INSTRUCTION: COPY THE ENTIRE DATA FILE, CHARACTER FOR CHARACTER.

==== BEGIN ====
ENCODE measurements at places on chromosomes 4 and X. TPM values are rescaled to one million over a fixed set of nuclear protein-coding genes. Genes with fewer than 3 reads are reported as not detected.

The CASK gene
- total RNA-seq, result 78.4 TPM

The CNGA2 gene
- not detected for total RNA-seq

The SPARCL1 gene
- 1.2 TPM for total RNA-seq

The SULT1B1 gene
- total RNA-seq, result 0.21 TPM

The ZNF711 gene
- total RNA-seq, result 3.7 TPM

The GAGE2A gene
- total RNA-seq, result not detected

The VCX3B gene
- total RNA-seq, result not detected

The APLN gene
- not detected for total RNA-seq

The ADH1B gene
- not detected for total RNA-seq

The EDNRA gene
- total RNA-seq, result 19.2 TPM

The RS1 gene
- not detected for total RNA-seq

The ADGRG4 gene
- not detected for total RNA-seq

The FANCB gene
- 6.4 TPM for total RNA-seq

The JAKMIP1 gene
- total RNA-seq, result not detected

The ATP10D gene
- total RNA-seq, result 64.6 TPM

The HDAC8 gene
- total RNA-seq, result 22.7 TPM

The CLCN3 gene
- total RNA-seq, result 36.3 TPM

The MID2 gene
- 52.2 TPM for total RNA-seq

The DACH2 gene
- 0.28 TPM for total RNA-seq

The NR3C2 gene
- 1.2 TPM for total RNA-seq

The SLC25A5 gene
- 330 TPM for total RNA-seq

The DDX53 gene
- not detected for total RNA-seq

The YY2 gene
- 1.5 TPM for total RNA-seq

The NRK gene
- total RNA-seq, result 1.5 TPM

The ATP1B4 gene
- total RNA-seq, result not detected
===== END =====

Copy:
ENCODE measurements at places on chromosomes 4 and X. TPM values are rescaled to one million over a fixed set of nuclear protein-coding genes. Genes with fewer than 3 reads are reported as not detected.

The CASK gene
- total RNA-seq, result 78.4 TPM

The CNGA2 gene
- not detected for total RNA-seq

The SPARCL1 gene
- 1.2 TPM for total RNA-seq

The SULT1B1 gene
- total RNA-seq, result 0.21 TPM

The ZNF711 gene
- total RNA-seq, result 3.7 TPM

The GAGE2A gene
- total RNA-seq, result not detected

The VCX3B gene
- total RNA-seq, result not detected

The APLN gene
- not detected for total RNA-seq

The ADH1B gene
- not detected for total RNA-seq

The EDNRA gene
- total RNA-seq, result 19.2 TPM

The RS1 gene
- not detected for total RNA-seq

The ADGRG4 gene
- not detected for total RNA-seq

The FANCB gene
- 6.4 TPM for total RNA-seq

The JAKMIP1 gene
- total RNA-seq, result not detected

The ATP10D gene
- total RNA-seq, result 64.6 TPM

The HDAC8 gene
- total RNA-seq, result 22.7 TPM

The CLCN3 gene
- total RNA-seq, result 36.3 TPM

The MID2 gene
- 52.2 TPM for total RNA-seq

The DACH2 gene
- 0.28 TPM for total RNA-seq

The NR3C2 gene
- 1.2 TPM for total RNA-seq

The SLC25A5 gene
- 330 TPM for total RNA-seq

The DDX53 gene
- not detected for total RNA-seq

The YY2 gene
- 1.5 TPM for total RNA-seq

The NRK gene
- total RNA-seq, result 1.5 TPM

The ATP1B4 gene
- total RNA-seq, result not detected